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Pace of deforestation in Amazon continues to increase



Satellite data from NGO Imazon suggests that the rate of deforestation in the Amazon increased by 290% in September when compared to last year.

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Demand for commodities such as palm oil, animal feed and timber have driven tropical deforestation, with much of the practice being conducted illegally.

The figures released indicate that 402 square kilometres of deforestation occurred in the Amazon last month, representing a 290% increase when compared to the 103 square kilometres of forest that was cleared in September 2013.

The increase could be linked to the forest area covered, in 2013, 79% of the Amazon was monitored, whilst 93% was covered this year.

Last month, it was revealed that the rate of deforestation in the Brazilian Amazon had worsened and is again on the rise. According to the Brazilian government the rate of deforestation increased by 29% in the period up to July 2013.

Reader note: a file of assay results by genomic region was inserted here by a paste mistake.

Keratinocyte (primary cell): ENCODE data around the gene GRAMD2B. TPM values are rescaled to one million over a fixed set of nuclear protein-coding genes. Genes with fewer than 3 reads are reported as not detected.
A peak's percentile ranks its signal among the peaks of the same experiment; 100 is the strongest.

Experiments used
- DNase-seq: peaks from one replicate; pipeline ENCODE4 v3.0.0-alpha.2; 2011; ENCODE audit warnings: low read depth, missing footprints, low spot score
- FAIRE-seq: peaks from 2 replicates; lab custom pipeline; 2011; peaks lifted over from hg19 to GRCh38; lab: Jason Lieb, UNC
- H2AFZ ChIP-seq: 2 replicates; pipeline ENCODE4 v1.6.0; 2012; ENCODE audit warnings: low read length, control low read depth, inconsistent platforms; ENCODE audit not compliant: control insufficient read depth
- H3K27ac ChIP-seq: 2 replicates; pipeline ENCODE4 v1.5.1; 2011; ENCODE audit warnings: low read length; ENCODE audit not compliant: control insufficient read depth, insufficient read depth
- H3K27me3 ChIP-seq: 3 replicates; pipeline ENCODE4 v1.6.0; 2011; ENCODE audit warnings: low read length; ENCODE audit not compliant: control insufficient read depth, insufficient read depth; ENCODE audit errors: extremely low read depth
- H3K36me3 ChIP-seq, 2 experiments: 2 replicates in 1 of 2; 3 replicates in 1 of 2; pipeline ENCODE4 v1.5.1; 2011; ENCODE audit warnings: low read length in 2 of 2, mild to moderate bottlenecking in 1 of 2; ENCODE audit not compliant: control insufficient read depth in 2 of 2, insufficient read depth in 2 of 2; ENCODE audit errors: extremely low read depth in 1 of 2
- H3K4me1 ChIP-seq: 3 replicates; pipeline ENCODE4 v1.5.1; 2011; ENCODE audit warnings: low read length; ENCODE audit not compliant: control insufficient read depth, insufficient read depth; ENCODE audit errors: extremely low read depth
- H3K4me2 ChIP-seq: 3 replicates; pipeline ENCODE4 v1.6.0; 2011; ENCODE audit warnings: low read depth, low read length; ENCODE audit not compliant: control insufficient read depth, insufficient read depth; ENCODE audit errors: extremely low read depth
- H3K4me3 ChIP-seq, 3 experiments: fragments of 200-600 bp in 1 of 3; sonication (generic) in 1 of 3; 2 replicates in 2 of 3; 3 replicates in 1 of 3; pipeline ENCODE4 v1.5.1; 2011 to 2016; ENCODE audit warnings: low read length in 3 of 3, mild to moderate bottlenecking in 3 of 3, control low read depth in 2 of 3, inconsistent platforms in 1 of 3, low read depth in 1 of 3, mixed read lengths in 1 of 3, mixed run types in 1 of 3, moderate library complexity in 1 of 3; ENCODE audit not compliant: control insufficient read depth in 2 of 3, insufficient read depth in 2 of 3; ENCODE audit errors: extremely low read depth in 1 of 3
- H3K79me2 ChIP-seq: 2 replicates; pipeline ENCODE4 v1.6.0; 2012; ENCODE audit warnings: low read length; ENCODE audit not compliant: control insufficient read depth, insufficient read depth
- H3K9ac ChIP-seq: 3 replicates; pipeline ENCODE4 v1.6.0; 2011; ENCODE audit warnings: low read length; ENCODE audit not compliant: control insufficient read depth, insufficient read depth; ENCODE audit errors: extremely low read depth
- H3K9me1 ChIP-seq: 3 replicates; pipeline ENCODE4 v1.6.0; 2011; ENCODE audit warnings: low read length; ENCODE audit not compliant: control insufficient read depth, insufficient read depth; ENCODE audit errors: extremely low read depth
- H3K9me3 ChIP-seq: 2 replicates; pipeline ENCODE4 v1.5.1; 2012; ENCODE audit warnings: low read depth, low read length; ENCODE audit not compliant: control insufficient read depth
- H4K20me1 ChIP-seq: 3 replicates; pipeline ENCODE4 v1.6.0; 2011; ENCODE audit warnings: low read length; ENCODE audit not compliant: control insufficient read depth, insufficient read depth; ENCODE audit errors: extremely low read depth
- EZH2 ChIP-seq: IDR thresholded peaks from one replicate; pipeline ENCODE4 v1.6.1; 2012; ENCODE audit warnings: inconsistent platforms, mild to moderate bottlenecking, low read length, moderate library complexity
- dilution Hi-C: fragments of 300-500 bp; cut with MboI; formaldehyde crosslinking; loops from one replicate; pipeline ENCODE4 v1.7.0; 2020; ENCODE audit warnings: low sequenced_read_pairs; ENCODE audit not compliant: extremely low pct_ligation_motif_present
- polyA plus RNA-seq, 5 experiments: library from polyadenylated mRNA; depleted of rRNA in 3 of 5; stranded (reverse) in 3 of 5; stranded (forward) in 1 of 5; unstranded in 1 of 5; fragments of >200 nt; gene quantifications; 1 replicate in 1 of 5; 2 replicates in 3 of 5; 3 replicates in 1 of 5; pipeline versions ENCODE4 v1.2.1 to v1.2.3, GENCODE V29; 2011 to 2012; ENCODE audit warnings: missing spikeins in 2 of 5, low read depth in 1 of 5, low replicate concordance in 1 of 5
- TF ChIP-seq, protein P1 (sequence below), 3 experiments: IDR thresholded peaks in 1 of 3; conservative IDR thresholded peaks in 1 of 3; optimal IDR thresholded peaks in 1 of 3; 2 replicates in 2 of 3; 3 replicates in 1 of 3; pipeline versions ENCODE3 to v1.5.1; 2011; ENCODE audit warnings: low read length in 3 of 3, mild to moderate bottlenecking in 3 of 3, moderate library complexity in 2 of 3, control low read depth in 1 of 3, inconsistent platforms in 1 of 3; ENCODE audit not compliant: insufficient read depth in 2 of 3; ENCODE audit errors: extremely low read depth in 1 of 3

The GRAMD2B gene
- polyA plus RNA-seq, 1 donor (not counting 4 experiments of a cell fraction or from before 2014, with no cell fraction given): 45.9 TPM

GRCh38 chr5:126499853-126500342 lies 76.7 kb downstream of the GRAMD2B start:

Cutting deforestation could have a vital role in reducing carbon emissions and mitigating climate change. A study conducted by the University of Edinburgh concluded that carbon emissions would be significantly reduced if deforestation in the tropics were minimised.

Photo: Matt Zimmerman via Flickr

Further reading:

Deforestation in Indonesia worse than in Brazilian Amazon, says study

Startup plans to tackle illegal deforestation in the Amazon with old smartphones

Amazon deforestation rate up 29% in 2013

Ending deforestation would cut global emissions by one-fifth

Consumer demand drives illegal deforestation – report